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Snow Leopards Show Their Spots

You might never guess that the down-to-earth, easygoing Steve Winter has followed and photographed jaguars in Brazil, grizzly bears in Siberia, and tigers in Myanmar. (Though he does show an uncanny sense of direction here on the large Banff Centre campus.) Steve had the Banff festival audience laughing and gasping as he shared gorgeous photographs...

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You might never guess that the down-to-earth, easygoing Steve Winter has followed and photographed jaguars in Brazil, grizzly bears in Siberia, and tigers in Myanmar. (Though he does show an uncanny sense of direction here on the large Banff Centre campus.)

Steve had the Banff festival audience laughing and gasping as he shared gorgeous photographs and riveting stories of capturing the rare snow leopard in Ladakh, India. Extreme altitude and cold, plus some exhausting travel, had made for an emotionally stressful time for Steve, but fun stories for us!

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Notoriously shy and difficult to find, wild snow leopards number only between 4,000 and 7,000 animals. Knowing this, Steve consulted local naturalists and set up camera traps in places they thought snow leopards might frequent.

The camera traps helped Steve capture intimate views of this elusive animal, glimpses he could not have obtained if he’d been holding the camera himself.

Within three days of setting the photo traps, Steve’s cameras had snapped seven photographs of a snow leopard rubbing his face on a rock. In the last of these, the leopard actually bites the transmitter. “I didn’t take this photograph,” says Steve. “The snow leopard did.”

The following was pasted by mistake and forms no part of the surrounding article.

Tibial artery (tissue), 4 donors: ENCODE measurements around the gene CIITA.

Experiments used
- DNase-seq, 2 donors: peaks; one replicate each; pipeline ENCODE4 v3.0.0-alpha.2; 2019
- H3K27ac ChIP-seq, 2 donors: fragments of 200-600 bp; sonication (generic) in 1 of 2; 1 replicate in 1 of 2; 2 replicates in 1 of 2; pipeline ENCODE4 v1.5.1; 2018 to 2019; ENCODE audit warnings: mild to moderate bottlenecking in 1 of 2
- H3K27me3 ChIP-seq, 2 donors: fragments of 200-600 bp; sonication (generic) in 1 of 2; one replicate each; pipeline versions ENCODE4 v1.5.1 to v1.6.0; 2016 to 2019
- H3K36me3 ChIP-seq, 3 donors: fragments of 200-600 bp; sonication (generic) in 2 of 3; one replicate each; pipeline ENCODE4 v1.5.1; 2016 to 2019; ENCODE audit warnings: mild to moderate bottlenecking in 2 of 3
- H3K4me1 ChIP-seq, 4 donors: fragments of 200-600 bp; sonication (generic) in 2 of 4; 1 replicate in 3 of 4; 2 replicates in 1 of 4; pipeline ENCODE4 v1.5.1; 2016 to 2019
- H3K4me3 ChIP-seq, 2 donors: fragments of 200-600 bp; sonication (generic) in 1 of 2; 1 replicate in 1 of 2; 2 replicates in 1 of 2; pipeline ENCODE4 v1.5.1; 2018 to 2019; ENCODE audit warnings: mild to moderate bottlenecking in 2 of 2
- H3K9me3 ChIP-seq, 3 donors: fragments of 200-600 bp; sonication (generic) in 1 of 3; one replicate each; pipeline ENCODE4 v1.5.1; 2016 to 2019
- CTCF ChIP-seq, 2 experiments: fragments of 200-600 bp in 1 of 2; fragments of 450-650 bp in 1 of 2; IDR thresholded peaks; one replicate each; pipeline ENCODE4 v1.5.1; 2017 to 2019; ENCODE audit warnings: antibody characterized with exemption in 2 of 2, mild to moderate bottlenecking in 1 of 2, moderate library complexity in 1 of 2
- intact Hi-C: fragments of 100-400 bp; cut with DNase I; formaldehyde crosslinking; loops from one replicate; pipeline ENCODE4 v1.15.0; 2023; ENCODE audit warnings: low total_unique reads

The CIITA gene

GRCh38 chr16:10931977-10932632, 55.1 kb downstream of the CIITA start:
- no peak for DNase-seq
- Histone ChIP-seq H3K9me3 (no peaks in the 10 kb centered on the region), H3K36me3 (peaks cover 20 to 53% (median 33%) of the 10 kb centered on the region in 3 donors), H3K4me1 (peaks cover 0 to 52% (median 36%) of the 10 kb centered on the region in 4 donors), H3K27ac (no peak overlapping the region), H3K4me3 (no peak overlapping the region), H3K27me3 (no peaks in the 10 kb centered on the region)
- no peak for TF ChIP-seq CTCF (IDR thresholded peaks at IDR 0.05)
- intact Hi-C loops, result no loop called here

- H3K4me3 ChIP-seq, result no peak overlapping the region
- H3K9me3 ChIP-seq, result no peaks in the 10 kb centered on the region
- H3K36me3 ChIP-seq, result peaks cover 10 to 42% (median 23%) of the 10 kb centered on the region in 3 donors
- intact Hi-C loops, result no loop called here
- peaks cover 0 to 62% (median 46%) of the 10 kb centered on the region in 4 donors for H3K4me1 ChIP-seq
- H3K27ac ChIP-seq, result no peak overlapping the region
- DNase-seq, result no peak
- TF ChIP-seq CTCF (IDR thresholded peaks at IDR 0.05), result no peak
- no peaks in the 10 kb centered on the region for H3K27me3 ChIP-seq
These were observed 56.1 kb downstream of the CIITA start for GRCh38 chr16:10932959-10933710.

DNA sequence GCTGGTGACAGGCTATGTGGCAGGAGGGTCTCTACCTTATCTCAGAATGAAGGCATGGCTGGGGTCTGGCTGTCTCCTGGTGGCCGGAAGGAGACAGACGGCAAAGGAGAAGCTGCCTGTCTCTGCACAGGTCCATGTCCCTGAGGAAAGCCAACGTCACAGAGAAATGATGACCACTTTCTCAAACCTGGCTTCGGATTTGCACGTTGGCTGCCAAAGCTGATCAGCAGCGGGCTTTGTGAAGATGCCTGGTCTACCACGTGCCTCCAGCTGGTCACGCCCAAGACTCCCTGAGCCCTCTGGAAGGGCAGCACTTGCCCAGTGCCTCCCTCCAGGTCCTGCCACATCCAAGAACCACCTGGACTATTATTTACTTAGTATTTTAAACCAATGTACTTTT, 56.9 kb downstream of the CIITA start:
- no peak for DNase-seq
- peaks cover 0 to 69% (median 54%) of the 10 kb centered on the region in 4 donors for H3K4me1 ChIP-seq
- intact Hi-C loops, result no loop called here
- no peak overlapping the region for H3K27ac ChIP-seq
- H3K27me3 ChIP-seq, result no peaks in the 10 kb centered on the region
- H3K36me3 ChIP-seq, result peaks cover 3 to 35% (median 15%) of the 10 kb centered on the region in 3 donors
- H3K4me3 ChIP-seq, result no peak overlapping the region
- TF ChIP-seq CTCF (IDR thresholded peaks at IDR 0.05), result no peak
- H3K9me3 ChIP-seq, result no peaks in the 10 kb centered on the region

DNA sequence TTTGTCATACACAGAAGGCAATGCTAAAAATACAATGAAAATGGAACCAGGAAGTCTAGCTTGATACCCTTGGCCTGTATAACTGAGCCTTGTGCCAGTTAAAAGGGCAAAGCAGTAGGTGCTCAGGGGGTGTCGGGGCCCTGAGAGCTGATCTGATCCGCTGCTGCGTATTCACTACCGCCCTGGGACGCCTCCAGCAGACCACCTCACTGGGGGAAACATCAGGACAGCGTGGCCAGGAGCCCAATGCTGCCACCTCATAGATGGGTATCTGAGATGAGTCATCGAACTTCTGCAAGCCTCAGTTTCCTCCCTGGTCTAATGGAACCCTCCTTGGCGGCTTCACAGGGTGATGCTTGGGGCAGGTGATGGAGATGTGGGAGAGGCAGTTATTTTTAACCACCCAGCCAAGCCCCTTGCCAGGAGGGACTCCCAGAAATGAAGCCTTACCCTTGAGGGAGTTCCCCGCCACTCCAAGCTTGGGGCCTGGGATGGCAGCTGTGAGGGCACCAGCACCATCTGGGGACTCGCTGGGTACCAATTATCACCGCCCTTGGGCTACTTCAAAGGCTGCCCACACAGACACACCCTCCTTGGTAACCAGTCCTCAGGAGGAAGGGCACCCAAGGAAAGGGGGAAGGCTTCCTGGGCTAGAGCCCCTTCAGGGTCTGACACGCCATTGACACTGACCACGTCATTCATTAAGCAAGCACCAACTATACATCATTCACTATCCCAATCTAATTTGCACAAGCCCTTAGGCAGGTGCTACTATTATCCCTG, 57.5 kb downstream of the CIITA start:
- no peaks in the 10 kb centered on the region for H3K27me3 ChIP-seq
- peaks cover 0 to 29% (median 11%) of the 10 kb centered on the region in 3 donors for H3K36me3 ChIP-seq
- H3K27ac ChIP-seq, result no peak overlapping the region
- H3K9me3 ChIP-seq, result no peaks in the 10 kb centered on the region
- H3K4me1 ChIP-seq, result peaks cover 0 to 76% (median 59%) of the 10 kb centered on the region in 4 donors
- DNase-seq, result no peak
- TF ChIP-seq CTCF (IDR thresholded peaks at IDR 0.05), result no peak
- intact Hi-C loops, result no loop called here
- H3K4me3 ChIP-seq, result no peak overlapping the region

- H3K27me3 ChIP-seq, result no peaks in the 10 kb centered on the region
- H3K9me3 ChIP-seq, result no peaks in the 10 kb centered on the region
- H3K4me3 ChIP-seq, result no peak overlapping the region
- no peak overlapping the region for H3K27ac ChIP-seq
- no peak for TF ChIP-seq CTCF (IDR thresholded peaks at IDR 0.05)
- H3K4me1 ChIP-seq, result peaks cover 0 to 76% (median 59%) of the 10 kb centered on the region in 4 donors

After early success, weeks passed without the cameras snagging a single image of a snow leopard. During the long dry spell, he thought, ”What am I doing wrong?”

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Armed with tenacity (National Geographic magazine editor Chris Johns has commended Steve for his stick-to-itiveness), the photographer positioned the camera traps at additional mountain locations, and went on to win the Wildlife Photographer of the Year award in 2008 for a photograph of a snow leopard at night. Steve’s images appeared in the June 2008 issue of National Geographic.

Steve firmly believes that photographs of the snow leopard will get people interested enough to make sure the cat has a future. “Photography has the power to move people emotionally and allow positive change. It has done that for snow leopards.”

Steve also stressed that he could never have captured these images without the help of the community. When Steve had to leave the area, a local man, Tashi, ran the cameras and took care of them. Snow Leopard Enterprises, a program of the non-profit Snow Leopard Trust, helps local populations embrace these beautiful and endangered predators by investing in community conservation projects and creating new sources of income to discourage poaching.

Want to learn more about lions, leopards, snow leopards, and other large felines in the wild? Check out National Geographic’s Big Cats Initiative.

Photograph by Dan Grogan (top) and by Steve Winter, Director of Media, Panthera

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Meet the Author

Amy Bucci
Amy Bucci is a web producer for National Geographic. Her projects mainly cover National Geographic explorers, grantees and initiatives.